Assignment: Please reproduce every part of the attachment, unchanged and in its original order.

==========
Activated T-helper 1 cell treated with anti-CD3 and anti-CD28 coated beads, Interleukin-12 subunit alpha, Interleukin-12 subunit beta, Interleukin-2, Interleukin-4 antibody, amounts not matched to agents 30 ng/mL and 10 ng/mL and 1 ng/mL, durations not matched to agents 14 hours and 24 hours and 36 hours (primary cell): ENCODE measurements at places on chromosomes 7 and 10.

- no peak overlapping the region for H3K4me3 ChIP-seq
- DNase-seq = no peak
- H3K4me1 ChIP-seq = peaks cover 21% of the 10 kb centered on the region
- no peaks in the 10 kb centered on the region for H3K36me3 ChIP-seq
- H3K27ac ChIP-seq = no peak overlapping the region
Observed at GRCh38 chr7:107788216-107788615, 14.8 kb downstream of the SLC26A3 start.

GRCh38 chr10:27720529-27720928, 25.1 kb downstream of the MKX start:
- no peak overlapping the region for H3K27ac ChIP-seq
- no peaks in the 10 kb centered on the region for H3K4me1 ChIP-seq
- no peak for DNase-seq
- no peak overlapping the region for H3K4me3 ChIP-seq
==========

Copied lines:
Activated T-helper 1 cell treated with anti-CD3 and anti-CD28 coated beads, Interleukin-12 subunit alpha, Interleukin-12 subunit beta, Interleukin-2, Interleukin-4 antibody, amounts not matched to agents 30 ng/mL and 10 ng/mL and 1 ng/mL, durations not matched to agents 14 hours and 24 hours and 36 hours (primary cell): ENCODE measurements at places on chromosomes 7 and 10.

- no peak overlapping the region for H3K4me3 ChIP-seq
- DNase-seq = no peak
- H3K4me1 ChIP-seq = peaks cover 21% of the 10 kb centered on the region
- no peaks in the 10 kb centered on the region for H3K36me3 ChIP-seq
- H3K27ac ChIP-seq = no peak overlapping the region
Observed at GRCh38 chr7:107788216-107788615, 14.8 kb downstream of the SLC26A3 start.

GRCh38 chr10:27720529-27720928, 25.1 kb downstream of the MKX start:
- no peak overlapping the region for H3K27ac ChIP-seq
- no peaks in the 10 kb centered on the region for H3K4me1 ChIP-seq
- no peak for DNase-seq
- no peak overlapping the region for H3K4me3 ChIP-seq